Mix flax and water in a small bowl and set aside. Combine pancake mix and milk until consistency is smooth. Add flax mix and combine thoroughly.
Spray skillet lightly with spray oil. Pour 1/4 c. of the batter onto the hot skillet. When edges of pancakes are dry, and bubbles popped do not fill in with wet batter, flip the pancake. Cook for 2-3 more minutes.
5 c. white flour 4 c. whole wheat flour 3 c. wheat graham flour (can use whole wheat) 2.5 c. instant nonfat dry milk 1/4 c. baking powder 1 Tbsp baking soda 1 tsp cream of tartar 1.5 c. Splenda, granulated (or other bake safe dry sweetener) 8 scoops whey protein powder, unflavored 1/2 c. flax seed, ground 2 Tbsp vanilla powder (optional)
Combine all ingredients thoroughly and store in an airtight container. (If you’re like me and keep protein powder around, wash and save an empty 2 lb container. It will make the perfect storage vessel)
This is one of those recipes where you can really have fun with spices. I used Sumac because I’d just replenished my supply and had missed it. You could just as easily use dill or oregano or curry or any other spice that sounds appealing to you.
Heat olive oil in skillet over med-high heat. Add onions and garlic, stirring lightly for 2-5 minutes. Whisk potato flour into milk. Pour over onions and garlic. Reduce heat to med-low and stir in spices.
Place chicken thighs in mixture, covering completely (see image right). Cover and simmer for 35 min or until chicken is thoroughly cooked.
Remove chicken and add cous cous to liquid. Stir and cook over low for 5 minutes.
1/4 c. olive oil 1/4 c. basalmic vinegar 1/4 c. apple cider vinegar 2 Tbsp lemon juice 1 Tbsp garlic, minced (Image) 1 Tbsp lemon zest 1 Tbso McCormick Greek Seasoning blend 1 tsp garlic powder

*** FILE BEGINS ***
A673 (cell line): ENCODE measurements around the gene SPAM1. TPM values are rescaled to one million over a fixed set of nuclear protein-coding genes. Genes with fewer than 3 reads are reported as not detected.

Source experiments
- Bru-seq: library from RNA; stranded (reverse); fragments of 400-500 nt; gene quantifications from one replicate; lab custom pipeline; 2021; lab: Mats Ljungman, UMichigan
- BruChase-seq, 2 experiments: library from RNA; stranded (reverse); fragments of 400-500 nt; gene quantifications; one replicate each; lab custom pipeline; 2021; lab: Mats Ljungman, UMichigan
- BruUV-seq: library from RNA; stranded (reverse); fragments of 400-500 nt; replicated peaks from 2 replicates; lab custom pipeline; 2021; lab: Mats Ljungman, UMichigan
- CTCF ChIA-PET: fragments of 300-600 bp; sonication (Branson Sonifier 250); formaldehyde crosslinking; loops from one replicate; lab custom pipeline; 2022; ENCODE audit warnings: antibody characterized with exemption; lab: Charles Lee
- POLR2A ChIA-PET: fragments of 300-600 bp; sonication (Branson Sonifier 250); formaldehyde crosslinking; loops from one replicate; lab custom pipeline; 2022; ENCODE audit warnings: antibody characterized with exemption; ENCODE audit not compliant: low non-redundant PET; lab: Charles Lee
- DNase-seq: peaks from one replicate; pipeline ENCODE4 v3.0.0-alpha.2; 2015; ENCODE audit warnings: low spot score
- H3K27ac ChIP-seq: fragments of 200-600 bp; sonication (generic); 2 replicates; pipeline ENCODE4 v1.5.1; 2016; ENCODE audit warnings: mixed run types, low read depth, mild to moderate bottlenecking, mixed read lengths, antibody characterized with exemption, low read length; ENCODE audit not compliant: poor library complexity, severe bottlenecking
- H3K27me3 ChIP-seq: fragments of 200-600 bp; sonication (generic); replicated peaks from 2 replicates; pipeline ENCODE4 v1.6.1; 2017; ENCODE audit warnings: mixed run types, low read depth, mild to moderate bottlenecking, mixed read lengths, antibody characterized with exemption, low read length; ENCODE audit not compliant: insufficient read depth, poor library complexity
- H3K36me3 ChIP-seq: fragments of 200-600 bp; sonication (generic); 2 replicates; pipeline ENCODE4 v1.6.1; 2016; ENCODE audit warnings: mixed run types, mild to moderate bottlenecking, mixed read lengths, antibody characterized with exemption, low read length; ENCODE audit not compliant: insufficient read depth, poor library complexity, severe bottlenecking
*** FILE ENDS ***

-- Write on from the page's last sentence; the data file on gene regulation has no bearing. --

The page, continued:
Mix all ingredients well, with a whisk or shaker. Allow to sit for at least 2 hours before serving. I recommend recycling an old salad dressing bottle/jar or other tightly sealed container for storage. Shake/Stir well before serving.
Heat olive oil in a skillet over med-high heat. Add bison, onion, and garlic. Cook, stirring constantly until meat is browned. Add tomatoes and spices, stir well. Reduce heat to med-low and cover. Cook for 15-20 minutes, stirring occasionally.
Marinade – Cut apricots in half and remove the pit. Place in small microwavable bowl and microwave for 60 seconds. Mash apricots slightly, with fork, and mix in basalmic vinegar.
Place pork and marinade in a small, flat container (or ziploc bag) and cover. Refrigerate for at least 2 hours (can be overnight or all day if that’s convenient).
Preheat oven to 375 F. Place pork in shallow baking dish. Set marinade aside in a small bowl. Measure out the cloves, sprinkle a dash on the pork loins, and dump the rest in the marinade. Measure out the garlic powder, sprinkle a dash on the pork loins, and dump the rest in the marinade. Put the pork in the oven and cook for 30-45 minutes, or until it has an internal temperature of 160 F.
While the pork is cooking, heat olive oil in a skillet over med-high heat. Add onions, mushrooms, and garlic. Saute until onions are translucent. Add marinade. Mix and cook for at least 5 minutes more. Can simmer on warm or low until pork is ready.
No recipe on this post, just a bit of thoughts of spices. This post is archived here.
Spices** make the difference between bland and fabulous when preparing any dish. It’s easy to add a little salt or a little fat to add flavor, but when you’re trying to eat healthier these are the most frequently omitted parts of any recipe; resulting in boring, bland foods that no one really likes.
If you’re not familiar with the huge variety of spices available, or are uncomfortable using them, look for recipes that push your envelope a little. Look for the recipe that uses a spice you’ve only read about, or even one you’ve never heard of.
Follow the recipes directions exactly when you’re just discovering the amazing world of flavor spices provide. Eventually, you’ll find that you like dill better than thyme or sage a little less than marjoram.
Once you’re familiar with the flavors, and sometimes textures, that different spices give to your food; you’ll feel more comfortable experimenting and use oregano instead of cilantro or chili instead of black pepper.
These are currently the spices I have in my house which may be used in any of my recipes.
On the rack (or in the cupboard)
*allspice baharat, arabic *basil *bay leaf, whole bay leaf, ground *black pepper cayenne chili powder *cinnamon, ground *clove, ground *cream of tartar *cumin *dill
*dried onion *garam masala *garlic powder garlic salt *ginger, ground greek seasoning (McCormick) kharcho lemon peel, dried mace Madras Curry Powder marjoram mustard, ground nutmeg, ground